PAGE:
UNCP Holds Candlelight Vigil to Honor Those Impacted by 9/11


UNCP Students hold candles during a moment of silence to honor those impacted by 9/11. PN Photo/Abigail Chabala

By: Abigail Chabala

A candlelight vigil was held at UNCP to honor the people impacted by the tragic events of September 11, 2001.  

Twenty-one years ago, Islamist extremists attacked America. It was a regular Tuesday morning for America when suddenly two planes were hijacked and flown into the twin towers at the World Trade Center in New York. There was another plane that was flown into the Pentagon in Washington, and the fourth plane crashed into an empty field in Pennsylvania. 

The vigil was held by the Community and Civic Engagement office at the UNCP Water feature.  

Mary Tallouzi speaking to UNCP students. PN Photo/Abigail Chabala

This year’s guest speaker was Mary Tallouzi, a representative from the Wounded Warrior Project whose mission is to honor and empower wounded warriors. 

“Today we serve the warrior, the community and their family,” Tallouzi said. 

Tallouzi’s oldest son was in the Army, and in 2006 he suffered a traumatic brain injury. Her son’s injuries caused him to go into a coma. Three years after the injury, he passed away in 2009.  

Tallouzi is now a representative for the Wounded Warrior Project. Stories related to injuries amongst our military are reasons why this program exists. 


The Wounded Warrior Project helps veterans with their mental and physical  wellness and with the transition from military life to civilian life.  

The Director for Academic and Military Outreach at UNCP, Jasmin Coleman, also spoke during the vigil. Coleman and her husband were both in the U.S. Army during 9/11. The morning of the attack, Coleman was at Womack Army Medical Center, a military hospital in Fort Bragg, NC, for her husband to have a routine surgery. Coleman was seated in the waiting room with others in the hospital and the news displayed the events of that morning on the TV.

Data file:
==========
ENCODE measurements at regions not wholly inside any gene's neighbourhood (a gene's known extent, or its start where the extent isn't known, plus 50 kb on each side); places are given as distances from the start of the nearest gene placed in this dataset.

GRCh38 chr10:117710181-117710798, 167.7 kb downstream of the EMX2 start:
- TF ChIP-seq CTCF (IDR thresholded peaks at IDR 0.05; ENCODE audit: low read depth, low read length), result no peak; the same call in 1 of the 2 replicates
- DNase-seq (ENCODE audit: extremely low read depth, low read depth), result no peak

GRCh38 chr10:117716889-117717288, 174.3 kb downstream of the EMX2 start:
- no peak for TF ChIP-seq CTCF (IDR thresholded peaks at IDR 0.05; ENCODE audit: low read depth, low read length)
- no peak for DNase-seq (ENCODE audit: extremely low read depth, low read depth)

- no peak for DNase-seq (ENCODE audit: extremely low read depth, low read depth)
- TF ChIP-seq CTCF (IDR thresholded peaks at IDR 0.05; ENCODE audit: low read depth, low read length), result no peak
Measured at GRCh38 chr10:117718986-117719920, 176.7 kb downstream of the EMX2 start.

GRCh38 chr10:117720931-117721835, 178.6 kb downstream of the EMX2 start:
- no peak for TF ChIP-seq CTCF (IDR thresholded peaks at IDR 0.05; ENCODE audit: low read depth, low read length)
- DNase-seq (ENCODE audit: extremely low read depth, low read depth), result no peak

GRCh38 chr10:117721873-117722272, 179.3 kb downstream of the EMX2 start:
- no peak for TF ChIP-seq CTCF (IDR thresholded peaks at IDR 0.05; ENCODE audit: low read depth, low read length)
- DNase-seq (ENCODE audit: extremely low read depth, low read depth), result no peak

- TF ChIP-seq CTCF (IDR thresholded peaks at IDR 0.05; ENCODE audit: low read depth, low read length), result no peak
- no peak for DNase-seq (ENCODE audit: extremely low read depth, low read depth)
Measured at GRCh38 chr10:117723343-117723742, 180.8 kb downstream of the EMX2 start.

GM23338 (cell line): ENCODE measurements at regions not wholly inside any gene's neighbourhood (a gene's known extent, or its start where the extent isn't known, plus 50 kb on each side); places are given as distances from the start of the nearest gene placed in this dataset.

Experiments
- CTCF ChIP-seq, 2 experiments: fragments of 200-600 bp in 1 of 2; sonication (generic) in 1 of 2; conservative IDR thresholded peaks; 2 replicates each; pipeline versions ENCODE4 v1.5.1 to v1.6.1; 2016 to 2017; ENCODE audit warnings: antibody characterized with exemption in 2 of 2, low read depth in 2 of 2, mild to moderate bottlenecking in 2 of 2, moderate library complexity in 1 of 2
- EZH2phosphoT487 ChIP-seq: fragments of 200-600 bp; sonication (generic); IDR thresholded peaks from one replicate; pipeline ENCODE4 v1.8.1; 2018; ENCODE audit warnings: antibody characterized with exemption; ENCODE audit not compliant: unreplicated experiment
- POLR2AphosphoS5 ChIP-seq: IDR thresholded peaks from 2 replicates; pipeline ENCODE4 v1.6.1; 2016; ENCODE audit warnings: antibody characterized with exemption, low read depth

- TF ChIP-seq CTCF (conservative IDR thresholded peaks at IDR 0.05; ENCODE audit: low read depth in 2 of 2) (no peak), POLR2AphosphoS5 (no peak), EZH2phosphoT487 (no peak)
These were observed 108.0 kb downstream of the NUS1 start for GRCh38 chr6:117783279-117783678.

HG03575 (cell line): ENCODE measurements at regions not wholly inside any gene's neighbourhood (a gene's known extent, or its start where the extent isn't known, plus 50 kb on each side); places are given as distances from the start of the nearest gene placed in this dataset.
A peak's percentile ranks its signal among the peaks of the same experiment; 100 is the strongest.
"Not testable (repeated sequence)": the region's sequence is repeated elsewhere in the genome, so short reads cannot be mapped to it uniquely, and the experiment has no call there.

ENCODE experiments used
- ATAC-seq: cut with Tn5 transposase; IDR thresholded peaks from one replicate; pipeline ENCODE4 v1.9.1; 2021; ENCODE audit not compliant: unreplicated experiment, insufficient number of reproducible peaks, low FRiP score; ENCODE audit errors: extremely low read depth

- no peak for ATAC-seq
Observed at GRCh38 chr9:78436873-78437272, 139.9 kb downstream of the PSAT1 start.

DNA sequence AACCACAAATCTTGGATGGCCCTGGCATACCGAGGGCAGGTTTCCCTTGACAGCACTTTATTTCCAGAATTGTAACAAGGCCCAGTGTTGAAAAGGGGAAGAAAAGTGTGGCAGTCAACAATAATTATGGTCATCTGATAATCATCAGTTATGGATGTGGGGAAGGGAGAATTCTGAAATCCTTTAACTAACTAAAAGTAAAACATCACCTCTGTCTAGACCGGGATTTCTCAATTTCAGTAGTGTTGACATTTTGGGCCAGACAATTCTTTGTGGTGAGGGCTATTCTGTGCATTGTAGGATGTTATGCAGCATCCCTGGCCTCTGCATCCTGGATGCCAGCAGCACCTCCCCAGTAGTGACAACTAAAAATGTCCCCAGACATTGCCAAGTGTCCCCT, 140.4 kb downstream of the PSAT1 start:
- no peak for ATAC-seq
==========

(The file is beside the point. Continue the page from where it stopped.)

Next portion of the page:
“Good Morning America was on and I was watching the TV, and they cut away and said that there was some type of a fire at the World Trade Center, and they thought a small plane might have hit one of the towers,” said Coleman.  

“While they were trying to figure it out, live on TV, I saw the second plane hit and everyone in the waiting room just looked confused,” said Coleman. 

“I thought it might have been a movie promo on TV because of how unbelievable it all was,” said Coleman. 

One of the people in the waiting room that Coleman was familiar with was a Chief Warrant Officer waiting for his mother to get out of surgery.  

“His phone goes off and he has to leave. He can’t even see if his mom makes it out of surgery, and he says, ‘we’re going to war’ and I never saw the man again, and that was the last thing he said to me,” said Coleman. 

Coleman thought about how her husband was under general anesthesia and how she needed to get back there to tell him what was going on. Once he was out of surgery, she finally made it to the back and his unit had already contacted him through the hospital to be on standby. He did not have to deploy. 

“When I talk to our student veterans, it’s the battle after the war. The battle to get the support that you need, even for those who are not veterans, or those not from a military family, can be a resource. You can be someone who knows projects like the Wounded Warrior Project. We’re living every day shoulder to shoulder with people who were impacted by the ramifications of one event,” said Coleman. 

Although the events of 9/11 happened twenty-one years ago, people are still affected by them today. 

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